Coal gasification as a transition plan to build lead time to develop sustainable, climate-friendly energy technologies....
Bridging the Carbon Gap: Fossil Fuel Use for the 21st Century
widely used high-tech renewable power source both in the United States and abroad. But wind energy carries with it the problems of intermittency and grid management, due to large variations in output. It is possible, however, to store wind power economically by compressing air into underground reservoirs, such as mined caverns, and then recovering it with expansion turbines driven by this compressed air, after heating it with some fuel during periods of low wind velocity. 17 Yet there does remain the question of what the source of this fuel would be in a fully sustainable and carbon emission-free system. It may have to be hydrogen produced with some of the wind power in high-pressure electrolyzers. 16
Also, wind power unfortunately faces strong opposition to the "environmental pollution" caused by wind turbines systems as high as 370 feet, especially in the offshore installations widely used in northern Europe.
In the United States and Europe, wind power is now nominally competitive with other power sources, in part as a result of government subsidies. In the United States, wind power has enjoyed a 1. 7 cent/kWh tax credit, and there are additional state subsidies. It is now a multibillion dollar per year global industry, with about 17,000 megawatts of global capacity as of year-end 2000, using turbines with outputs as high as two MW. 17 The cost of wind power in areas of high average wind velocity has dropped below four cents/kWh, and an eventual level of 3.5 cents/kWh is expected.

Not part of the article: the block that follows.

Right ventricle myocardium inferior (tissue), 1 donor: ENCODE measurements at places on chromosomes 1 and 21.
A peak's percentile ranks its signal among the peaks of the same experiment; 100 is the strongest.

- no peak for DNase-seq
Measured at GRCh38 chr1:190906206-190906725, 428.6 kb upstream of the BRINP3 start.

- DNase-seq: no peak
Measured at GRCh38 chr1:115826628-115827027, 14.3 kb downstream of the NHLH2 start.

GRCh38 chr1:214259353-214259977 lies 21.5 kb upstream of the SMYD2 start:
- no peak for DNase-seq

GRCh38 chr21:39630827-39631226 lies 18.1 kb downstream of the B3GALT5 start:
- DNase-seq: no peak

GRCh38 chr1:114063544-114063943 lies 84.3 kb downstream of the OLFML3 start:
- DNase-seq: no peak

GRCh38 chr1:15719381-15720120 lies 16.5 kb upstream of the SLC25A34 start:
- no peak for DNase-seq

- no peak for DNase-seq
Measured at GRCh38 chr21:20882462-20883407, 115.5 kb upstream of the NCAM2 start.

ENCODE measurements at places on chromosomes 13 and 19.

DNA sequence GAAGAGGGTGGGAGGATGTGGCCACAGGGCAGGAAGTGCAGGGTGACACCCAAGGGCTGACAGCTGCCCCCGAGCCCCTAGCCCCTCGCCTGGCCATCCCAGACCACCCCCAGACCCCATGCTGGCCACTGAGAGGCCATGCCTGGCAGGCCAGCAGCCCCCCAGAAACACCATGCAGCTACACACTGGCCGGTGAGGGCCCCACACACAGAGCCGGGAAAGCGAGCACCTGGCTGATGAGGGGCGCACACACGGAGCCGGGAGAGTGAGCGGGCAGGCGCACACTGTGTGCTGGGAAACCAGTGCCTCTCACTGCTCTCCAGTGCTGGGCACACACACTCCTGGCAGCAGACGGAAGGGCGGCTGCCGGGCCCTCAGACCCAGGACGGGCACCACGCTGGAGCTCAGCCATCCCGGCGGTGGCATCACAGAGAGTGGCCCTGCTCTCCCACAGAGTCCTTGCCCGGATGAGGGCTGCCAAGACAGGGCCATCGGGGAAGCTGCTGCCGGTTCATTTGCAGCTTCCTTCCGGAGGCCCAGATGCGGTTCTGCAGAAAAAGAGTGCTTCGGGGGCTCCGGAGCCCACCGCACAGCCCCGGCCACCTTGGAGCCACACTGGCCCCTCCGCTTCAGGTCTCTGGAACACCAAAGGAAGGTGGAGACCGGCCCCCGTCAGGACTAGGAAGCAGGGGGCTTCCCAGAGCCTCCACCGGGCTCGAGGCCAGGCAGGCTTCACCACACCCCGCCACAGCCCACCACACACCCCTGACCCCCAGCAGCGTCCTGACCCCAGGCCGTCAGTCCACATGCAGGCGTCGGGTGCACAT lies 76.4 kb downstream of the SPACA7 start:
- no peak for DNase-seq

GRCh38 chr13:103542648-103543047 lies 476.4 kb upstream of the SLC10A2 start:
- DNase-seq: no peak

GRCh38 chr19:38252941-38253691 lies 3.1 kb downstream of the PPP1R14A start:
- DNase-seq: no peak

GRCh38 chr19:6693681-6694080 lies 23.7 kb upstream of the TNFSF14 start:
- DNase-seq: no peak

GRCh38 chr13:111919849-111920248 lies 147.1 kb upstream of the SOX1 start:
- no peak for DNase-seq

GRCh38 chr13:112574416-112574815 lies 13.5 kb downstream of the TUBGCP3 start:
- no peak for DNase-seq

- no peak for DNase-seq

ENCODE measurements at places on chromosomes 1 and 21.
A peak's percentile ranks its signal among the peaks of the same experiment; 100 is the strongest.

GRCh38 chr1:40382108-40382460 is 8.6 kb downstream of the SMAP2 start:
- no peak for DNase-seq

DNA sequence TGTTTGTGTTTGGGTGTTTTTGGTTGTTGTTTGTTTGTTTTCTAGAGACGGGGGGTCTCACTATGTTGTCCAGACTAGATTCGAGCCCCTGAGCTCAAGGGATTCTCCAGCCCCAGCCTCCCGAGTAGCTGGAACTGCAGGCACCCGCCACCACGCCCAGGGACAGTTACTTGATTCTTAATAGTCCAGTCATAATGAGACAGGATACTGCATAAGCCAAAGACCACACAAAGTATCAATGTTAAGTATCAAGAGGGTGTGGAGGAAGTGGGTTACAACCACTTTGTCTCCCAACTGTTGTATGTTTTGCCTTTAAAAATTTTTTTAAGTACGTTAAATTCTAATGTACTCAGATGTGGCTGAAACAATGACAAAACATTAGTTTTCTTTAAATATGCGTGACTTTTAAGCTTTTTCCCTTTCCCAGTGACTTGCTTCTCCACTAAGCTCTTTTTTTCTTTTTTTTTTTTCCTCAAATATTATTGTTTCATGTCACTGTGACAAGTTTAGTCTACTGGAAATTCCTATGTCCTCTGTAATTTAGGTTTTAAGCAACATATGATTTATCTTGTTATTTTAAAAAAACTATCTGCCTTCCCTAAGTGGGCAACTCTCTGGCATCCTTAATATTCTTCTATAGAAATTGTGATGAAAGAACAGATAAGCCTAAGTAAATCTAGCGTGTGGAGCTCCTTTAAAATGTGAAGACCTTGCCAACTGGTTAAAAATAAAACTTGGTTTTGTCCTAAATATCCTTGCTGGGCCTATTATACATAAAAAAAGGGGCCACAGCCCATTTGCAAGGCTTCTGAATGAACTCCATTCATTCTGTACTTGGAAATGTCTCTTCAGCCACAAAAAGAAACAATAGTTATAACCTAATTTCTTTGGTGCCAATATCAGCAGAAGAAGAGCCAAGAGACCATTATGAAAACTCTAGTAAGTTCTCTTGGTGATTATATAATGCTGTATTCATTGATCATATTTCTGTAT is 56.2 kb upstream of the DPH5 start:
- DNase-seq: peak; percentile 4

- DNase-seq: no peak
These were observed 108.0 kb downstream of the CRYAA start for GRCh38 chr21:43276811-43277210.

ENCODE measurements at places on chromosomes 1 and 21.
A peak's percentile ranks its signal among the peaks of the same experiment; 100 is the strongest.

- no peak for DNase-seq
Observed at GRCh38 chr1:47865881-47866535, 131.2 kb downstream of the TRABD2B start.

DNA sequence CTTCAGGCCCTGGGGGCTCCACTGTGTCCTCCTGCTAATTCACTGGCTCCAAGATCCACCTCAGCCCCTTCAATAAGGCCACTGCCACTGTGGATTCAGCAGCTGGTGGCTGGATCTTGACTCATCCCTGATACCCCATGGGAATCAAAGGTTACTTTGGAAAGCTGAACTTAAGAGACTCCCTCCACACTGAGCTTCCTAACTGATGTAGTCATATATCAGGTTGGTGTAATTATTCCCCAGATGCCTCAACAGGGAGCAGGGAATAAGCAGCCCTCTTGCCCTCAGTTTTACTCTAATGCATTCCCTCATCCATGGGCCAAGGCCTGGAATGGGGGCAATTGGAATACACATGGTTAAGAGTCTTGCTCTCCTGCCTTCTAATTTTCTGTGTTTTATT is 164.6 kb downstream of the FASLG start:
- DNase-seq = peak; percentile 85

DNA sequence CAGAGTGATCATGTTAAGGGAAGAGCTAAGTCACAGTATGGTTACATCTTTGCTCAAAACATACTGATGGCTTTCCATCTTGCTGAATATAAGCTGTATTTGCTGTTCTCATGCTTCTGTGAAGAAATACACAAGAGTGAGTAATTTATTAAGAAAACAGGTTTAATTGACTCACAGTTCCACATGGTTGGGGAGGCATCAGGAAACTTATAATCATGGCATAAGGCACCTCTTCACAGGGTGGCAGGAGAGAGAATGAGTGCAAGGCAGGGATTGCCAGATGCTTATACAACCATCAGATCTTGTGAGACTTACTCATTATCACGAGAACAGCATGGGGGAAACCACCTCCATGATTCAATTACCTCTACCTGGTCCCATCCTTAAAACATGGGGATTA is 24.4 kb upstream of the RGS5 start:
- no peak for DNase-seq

One of Europe's largest users of wind power-Denmark-is considering a phase-out of its various subsidies. That stems not only from dispatchability problems, but also because a study has shown that environmental benefits of using wind turbines instead of gas for power generation are far less than the subsidies to wind turbines. 18 Moreover, in high population density areas such as western Europe, where wind turbine farms generally can be located only offshore, the available wind power capacity falls short of total power needs.
In the United States, by contrast, some 95 percent of exploitable wind resources of moderate or better quality are located in the sparsely populated 12 states of the Great Plains, with a generation potential of three times current U.S. capacity. The problem, then, is how to turn this intermittent power source into "baseload" electricity that would justify the construction of costly high-voltage transmission lines to the load centers. 17 The least-cost solution appears to be the compressed air energy storage (CAES) technique noted above. For small, decentralized installations, the new high-pressure electrolytic hydrogen storage technology eventually may also become economically feasible. 16 Of interest is that China has huge, high-quality wind resources in Inner Mongolia, which represent a large fraction of the world's practically exploitable resources (about three times present global generation), but again remote from the major markets. 17
Solar Photovoltaics. One area of high-tech renewable power source development and commercialization in which the United States has taken the lead is photovoltaics. An early, cost-effective application of photovoltaic power would be in areas with moderate to high levels of annual